Dad used to say to me, “You’re just like your mother.” It was not meant as a compliment. Mom and Dad didn’t get along very well. He saw her as weak and indecisive while at the same time claiming she was scheming and manipulative. In reality, my mother is none of these things. After his death, I gained access to Dad’s medical records which included a diagnosis of “narcissistic personality with a histrionic flair.” This meant that he had a tendency to view himself as persecuted. Dad was gay, and he did have deeply wounding experiences of homophobia. But it was as if he had persecution goggles welded to his face. No matter how much Mom or any of us tried to love him, he had a very difficult time accepting it. The point is, Dad’s accusations weren’t personal. It was the mental illness talking.
It’s also possible that Dad heard the words “you’re just like your mother” said to him when he was a boy. He shared with me that in his mind he was “special” and his mother’s “favorite.” In Dad’s time as in ours, the accusation of being a “momma’s boy” often meant bullying was on the way. Clearly, Dad enjoyed the attention he got from his mother. And he was very close to her. But the relationship between mothers and sons can be complicated. This is due in no small part to sexism and discomfort in the wider culture with males who display “female” qualities (the premise of which I reject all together, by the way. There are no essentially “male” or “female” qualities, only human ones.)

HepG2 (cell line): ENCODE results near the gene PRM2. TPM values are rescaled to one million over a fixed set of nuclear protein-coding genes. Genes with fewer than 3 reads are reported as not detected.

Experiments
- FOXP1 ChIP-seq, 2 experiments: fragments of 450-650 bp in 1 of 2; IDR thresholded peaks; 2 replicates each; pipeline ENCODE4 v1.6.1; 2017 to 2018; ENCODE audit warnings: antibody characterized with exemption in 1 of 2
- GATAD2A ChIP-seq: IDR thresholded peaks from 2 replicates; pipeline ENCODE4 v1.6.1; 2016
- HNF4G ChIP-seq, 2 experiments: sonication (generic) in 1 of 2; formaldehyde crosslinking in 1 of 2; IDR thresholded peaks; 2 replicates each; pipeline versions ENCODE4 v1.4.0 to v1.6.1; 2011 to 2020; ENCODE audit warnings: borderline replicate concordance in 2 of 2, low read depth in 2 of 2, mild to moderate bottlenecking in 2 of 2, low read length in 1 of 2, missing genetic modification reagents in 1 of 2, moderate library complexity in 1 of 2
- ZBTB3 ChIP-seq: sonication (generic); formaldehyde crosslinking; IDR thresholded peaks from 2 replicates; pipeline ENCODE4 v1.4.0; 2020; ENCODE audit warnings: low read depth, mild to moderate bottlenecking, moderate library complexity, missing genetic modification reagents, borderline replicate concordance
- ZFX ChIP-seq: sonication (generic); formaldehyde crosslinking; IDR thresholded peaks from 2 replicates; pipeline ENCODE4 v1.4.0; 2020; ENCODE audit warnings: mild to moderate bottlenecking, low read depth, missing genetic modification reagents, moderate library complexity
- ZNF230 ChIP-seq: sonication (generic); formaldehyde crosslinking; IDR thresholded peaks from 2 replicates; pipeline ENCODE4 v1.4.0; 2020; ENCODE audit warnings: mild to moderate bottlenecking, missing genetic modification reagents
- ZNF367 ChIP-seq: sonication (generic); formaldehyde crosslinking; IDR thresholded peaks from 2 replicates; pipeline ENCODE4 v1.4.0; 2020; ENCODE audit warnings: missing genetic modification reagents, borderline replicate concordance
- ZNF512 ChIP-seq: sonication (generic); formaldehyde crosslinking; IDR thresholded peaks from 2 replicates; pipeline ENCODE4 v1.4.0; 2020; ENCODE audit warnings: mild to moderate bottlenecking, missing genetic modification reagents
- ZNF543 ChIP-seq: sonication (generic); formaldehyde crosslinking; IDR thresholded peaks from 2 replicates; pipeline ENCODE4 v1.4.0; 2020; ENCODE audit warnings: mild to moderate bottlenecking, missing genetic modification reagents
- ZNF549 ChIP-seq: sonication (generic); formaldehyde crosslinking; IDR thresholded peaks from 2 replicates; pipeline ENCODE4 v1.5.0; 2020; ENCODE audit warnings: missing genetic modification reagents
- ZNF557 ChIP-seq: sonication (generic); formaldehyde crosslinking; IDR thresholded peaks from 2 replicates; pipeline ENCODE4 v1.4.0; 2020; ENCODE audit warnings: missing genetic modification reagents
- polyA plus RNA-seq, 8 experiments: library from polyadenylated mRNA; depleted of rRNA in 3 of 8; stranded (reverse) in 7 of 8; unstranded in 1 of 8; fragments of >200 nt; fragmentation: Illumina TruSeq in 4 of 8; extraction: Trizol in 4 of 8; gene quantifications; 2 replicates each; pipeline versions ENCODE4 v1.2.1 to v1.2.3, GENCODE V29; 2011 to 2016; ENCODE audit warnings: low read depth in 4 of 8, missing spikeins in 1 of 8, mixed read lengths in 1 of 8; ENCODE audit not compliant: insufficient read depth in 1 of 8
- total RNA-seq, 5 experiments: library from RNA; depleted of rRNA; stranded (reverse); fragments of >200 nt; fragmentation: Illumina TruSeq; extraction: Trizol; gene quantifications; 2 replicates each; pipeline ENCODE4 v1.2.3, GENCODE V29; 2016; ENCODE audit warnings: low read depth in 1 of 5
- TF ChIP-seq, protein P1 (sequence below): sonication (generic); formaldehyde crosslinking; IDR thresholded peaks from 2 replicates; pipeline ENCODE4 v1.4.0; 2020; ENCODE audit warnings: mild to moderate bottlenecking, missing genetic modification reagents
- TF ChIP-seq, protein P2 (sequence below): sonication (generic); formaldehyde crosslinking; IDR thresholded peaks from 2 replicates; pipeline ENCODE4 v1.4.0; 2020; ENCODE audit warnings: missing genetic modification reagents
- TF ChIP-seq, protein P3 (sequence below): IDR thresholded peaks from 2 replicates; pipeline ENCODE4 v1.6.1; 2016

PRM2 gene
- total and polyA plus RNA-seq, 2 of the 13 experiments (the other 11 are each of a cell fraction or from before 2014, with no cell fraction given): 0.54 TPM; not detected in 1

Dad’s accusations often had no basis in reality, but I hope he was right that I am just like my mother. She is strong. She is good. She is an adventurer. And she has never stopped growing and changing in all of the time I’ve known her. She is a happily retired minister and chaplain who has traveled the world and blessed countless lives–not least, mine.
As a kid I loved adventure. I would spend hours playing outdoors either with friends or by myself. It didn’t matter. As long as there was a hill to be climbed, a trail to be followed, insects to catch, flowers to pick, game to track, berries to harvest, a fort to build it didn’t matter to me whether I was alone or accompanied. I loved to explore.